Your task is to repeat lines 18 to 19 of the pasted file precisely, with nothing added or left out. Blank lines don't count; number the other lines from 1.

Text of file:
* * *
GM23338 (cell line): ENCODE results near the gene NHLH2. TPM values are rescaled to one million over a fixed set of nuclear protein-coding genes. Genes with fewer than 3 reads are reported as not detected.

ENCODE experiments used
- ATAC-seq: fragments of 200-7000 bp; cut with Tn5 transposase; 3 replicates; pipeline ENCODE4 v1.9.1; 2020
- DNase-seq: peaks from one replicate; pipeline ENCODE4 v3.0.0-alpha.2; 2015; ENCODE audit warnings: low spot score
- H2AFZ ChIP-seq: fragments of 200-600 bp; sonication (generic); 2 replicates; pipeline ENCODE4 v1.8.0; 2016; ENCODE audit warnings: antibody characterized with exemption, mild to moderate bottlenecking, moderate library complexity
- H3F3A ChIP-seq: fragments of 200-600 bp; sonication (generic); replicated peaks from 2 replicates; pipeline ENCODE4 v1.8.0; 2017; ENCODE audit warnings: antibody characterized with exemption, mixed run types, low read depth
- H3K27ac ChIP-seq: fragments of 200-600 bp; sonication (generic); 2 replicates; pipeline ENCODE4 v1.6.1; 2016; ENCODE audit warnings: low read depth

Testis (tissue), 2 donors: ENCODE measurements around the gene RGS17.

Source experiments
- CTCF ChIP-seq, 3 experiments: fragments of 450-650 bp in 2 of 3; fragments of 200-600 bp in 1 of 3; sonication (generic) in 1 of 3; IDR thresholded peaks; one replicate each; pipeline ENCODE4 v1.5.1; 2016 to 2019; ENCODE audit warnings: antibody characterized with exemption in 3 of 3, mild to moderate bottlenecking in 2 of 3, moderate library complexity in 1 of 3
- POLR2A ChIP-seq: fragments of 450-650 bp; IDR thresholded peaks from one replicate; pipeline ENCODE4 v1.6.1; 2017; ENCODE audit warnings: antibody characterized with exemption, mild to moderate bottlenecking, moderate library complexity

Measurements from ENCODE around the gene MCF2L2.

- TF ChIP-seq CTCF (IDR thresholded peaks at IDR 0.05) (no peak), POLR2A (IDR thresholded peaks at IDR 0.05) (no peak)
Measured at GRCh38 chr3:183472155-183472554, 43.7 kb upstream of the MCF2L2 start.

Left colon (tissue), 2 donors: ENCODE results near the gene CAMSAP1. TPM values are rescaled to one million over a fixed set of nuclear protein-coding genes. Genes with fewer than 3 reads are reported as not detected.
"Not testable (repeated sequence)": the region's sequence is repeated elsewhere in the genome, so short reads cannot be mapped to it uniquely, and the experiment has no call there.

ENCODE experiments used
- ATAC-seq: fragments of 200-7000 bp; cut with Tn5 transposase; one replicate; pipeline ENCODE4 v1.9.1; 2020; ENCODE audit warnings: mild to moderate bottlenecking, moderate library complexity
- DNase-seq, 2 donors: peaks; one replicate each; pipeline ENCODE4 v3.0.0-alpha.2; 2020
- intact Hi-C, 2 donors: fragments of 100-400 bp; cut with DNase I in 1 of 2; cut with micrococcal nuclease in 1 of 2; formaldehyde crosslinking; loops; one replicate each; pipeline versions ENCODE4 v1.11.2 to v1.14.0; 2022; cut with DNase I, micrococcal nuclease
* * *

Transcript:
- ATAC-seq: fragments of 200-7000 bp; cut with Tn5 transposase; one replicate; pipeline ENCODE4 v1.9.1; 2020; ENCODE audit warnings: mild to moderate bottlenecking, moderate library complexity
- DNase-seq, 2 donors: peaks; one replicate each; pipeline ENCODE4 v3.0.0-alpha.2; 2020